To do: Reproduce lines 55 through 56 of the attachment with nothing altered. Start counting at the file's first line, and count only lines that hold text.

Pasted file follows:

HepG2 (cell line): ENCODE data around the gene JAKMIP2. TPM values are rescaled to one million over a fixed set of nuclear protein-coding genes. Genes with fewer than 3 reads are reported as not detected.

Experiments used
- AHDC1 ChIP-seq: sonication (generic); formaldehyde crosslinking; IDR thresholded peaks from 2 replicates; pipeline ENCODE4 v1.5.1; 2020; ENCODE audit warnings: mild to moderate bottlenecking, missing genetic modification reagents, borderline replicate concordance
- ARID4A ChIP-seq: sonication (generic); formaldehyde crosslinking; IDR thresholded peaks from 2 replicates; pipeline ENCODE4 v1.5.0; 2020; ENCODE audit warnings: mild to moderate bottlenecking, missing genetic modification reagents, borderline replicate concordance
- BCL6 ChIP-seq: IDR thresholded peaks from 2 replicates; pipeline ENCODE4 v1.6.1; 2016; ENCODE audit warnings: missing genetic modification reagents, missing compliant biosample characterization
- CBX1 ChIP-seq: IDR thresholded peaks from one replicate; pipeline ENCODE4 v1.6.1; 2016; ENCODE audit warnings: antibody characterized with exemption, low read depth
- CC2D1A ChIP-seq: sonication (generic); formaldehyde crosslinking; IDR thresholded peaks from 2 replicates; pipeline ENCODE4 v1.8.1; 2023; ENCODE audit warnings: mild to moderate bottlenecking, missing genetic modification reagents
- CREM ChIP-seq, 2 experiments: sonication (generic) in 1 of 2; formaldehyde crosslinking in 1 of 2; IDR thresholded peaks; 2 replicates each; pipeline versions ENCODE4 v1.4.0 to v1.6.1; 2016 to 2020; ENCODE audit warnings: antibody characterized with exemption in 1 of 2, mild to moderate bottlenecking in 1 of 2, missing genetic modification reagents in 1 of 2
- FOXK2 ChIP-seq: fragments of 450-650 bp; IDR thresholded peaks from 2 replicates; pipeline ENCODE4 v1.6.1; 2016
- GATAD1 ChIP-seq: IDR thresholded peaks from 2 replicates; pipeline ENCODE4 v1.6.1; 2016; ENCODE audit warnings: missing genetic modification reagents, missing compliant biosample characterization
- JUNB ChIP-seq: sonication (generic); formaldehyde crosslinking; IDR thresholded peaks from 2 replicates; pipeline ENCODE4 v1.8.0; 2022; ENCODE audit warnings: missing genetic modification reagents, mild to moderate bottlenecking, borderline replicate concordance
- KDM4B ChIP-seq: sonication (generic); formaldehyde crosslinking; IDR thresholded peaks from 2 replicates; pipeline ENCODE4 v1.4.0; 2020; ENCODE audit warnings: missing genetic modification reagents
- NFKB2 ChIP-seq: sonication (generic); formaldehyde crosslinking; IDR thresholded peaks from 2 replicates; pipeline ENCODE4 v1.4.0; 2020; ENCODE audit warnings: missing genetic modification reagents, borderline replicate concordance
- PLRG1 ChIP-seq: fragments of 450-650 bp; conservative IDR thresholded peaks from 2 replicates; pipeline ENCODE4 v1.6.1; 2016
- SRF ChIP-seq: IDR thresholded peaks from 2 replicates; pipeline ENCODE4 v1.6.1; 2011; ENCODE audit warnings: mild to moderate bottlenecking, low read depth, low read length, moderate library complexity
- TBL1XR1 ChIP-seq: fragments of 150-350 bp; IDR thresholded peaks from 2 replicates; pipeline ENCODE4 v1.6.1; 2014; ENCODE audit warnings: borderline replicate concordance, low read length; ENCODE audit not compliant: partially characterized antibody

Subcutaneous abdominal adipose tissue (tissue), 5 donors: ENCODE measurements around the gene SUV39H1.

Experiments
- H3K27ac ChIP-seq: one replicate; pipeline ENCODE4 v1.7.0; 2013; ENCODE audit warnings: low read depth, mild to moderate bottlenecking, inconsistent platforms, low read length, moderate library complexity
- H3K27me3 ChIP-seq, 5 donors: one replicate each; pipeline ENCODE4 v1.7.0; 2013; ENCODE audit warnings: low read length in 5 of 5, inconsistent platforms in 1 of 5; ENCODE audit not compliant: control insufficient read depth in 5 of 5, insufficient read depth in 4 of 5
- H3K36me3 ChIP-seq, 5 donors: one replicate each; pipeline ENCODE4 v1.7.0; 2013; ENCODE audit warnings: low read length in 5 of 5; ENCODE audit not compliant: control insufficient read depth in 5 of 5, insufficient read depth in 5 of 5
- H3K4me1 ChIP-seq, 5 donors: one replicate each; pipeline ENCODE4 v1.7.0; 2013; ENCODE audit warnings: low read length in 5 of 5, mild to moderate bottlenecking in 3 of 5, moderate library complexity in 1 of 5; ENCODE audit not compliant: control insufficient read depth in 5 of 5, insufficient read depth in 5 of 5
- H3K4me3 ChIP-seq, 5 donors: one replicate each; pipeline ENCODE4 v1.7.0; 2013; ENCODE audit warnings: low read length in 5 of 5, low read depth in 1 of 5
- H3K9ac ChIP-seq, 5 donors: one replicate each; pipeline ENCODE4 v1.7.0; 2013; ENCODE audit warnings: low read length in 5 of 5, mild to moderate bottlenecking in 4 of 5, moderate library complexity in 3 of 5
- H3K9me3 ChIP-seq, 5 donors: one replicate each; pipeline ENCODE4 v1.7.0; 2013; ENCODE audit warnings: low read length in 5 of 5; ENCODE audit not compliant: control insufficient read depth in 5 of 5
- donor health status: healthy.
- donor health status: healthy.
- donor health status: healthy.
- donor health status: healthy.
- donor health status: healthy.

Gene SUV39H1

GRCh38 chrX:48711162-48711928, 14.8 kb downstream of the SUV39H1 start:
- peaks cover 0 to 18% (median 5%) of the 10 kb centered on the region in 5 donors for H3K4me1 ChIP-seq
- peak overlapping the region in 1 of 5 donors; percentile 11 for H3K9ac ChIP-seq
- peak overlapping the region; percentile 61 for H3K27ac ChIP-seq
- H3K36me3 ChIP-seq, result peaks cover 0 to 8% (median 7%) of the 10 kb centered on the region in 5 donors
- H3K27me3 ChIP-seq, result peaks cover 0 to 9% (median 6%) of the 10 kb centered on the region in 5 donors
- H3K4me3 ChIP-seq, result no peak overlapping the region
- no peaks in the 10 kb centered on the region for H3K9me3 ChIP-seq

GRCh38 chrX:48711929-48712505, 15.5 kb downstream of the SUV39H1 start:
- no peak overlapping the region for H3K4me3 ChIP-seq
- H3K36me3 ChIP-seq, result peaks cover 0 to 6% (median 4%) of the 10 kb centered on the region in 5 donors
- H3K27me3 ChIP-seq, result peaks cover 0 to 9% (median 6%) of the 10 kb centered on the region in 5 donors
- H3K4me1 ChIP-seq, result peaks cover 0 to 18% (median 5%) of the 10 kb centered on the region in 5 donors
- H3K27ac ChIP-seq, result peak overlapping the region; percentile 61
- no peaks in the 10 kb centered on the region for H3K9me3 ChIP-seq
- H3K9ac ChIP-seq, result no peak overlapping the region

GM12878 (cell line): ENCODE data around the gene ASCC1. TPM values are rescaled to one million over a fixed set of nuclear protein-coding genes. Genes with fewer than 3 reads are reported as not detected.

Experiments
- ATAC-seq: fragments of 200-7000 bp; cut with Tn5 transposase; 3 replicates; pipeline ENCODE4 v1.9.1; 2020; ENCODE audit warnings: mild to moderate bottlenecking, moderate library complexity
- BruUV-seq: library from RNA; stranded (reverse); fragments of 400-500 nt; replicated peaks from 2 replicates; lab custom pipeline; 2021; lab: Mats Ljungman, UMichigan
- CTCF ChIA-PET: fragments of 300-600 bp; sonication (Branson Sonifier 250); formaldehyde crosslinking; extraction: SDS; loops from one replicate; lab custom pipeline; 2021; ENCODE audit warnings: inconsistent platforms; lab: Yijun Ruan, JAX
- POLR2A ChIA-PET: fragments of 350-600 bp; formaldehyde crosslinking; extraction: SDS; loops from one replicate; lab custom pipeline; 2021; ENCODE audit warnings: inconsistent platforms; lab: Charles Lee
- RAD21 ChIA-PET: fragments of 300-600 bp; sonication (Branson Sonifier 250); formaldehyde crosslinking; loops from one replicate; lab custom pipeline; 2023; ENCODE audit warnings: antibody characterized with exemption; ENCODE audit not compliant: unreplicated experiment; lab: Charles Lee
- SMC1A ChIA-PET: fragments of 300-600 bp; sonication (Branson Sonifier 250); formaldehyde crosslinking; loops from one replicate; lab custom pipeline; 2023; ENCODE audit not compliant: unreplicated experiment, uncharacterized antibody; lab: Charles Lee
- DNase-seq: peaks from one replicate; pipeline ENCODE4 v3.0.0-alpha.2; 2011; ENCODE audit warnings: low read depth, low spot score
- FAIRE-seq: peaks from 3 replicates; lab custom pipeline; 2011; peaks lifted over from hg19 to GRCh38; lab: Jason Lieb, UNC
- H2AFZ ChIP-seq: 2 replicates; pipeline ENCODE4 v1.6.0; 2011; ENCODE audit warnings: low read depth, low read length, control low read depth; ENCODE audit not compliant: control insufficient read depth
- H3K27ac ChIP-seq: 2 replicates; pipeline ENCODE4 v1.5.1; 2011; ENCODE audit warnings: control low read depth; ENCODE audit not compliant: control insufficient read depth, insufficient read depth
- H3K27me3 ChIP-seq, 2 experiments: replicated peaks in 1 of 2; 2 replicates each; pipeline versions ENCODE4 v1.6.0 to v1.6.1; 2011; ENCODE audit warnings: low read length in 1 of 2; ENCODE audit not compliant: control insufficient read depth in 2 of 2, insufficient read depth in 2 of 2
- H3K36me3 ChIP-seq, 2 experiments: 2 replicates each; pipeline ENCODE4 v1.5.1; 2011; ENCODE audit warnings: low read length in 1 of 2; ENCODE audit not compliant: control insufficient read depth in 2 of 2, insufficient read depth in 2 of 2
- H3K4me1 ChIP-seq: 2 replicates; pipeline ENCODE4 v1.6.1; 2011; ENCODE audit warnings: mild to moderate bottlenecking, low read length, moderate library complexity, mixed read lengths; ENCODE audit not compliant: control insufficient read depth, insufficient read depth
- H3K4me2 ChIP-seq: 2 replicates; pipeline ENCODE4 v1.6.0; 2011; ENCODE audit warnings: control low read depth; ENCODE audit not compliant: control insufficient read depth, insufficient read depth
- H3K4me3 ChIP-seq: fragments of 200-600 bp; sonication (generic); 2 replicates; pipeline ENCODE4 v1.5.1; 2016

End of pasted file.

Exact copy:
- SMC1A ChIA-PET: fragments of 300-600 bp; sonication (Branson Sonifier 250); formaldehyde crosslinking; loops from one replicate; lab custom pipeline; 2023; ENCODE audit not compliant: unreplicated experiment, uncharacterized antibody; lab: Charles Lee
- DNase-seq: peaks from one replicate; pipeline ENCODE4 v3.0.0-alpha.2; 2011; ENCODE audit warnings: low read depth, low spot score